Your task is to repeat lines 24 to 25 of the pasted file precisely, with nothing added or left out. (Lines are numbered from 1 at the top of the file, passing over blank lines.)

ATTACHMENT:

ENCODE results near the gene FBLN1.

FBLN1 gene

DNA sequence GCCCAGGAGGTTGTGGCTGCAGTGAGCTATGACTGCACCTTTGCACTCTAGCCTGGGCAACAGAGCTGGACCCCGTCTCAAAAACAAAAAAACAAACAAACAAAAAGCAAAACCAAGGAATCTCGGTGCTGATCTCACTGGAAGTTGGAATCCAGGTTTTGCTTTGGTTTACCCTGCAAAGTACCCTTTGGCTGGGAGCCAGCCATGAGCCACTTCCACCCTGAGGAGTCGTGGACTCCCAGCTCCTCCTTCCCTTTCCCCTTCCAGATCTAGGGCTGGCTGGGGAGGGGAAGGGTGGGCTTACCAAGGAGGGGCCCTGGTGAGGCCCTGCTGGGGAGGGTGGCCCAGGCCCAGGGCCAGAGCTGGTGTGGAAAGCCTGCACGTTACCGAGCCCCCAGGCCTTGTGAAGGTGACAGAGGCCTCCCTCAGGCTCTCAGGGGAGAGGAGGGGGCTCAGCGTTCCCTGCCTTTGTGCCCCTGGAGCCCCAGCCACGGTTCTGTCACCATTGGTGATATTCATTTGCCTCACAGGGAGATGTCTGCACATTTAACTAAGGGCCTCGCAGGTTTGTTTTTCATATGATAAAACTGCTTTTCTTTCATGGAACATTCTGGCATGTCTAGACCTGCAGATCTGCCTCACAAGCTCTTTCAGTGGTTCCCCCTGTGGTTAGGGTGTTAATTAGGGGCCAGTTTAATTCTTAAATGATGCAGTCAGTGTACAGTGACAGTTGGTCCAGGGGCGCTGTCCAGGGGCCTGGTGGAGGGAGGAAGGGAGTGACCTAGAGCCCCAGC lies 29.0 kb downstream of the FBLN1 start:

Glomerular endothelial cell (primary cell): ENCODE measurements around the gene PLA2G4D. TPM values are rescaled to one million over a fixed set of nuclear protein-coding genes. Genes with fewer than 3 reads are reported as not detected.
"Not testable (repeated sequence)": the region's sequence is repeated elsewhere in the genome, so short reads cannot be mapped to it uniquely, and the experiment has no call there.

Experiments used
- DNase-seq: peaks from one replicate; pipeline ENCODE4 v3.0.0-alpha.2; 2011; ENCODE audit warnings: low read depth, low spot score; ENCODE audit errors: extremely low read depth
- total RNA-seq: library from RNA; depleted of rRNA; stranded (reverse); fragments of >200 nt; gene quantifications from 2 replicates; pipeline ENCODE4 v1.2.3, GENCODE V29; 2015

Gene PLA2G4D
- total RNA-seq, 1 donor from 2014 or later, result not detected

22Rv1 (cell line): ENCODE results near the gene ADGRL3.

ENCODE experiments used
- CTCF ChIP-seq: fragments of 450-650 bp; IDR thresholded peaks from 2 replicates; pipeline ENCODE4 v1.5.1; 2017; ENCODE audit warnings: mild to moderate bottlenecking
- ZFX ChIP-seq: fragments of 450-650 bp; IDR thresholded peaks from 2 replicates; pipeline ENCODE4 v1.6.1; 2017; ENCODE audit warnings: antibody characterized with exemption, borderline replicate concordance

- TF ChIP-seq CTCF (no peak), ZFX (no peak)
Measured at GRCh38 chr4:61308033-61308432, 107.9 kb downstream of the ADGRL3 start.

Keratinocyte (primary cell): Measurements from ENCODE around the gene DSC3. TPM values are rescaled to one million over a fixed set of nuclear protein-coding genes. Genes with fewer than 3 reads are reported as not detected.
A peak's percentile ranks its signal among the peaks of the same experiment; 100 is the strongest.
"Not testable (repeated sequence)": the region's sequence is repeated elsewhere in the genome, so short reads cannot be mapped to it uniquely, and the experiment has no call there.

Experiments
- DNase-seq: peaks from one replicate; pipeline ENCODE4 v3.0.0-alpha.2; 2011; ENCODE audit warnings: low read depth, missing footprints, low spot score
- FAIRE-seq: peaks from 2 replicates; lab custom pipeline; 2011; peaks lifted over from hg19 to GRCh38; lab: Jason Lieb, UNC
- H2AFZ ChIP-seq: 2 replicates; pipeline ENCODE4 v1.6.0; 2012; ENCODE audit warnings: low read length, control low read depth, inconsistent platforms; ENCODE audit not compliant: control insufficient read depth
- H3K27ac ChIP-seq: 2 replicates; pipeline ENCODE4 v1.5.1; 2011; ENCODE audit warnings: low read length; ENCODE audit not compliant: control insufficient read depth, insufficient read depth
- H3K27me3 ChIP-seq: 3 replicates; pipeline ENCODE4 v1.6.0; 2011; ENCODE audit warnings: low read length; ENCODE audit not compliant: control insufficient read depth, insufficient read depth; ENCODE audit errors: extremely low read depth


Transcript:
- H3K27ac ChIP-seq: 2 replicates; pipeline ENCODE4 v1.5.1; 2011; ENCODE audit warnings: low read length; ENCODE audit not compliant: control insufficient read depth, insufficient read depth
- H3K27me3 ChIP-seq: 3 replicates; pipeline ENCODE4 v1.6.0; 2011; ENCODE audit warnings: low read length; ENCODE audit not compliant: control insufficient read depth, insufficient read depth; ENCODE audit errors: extremely low read depth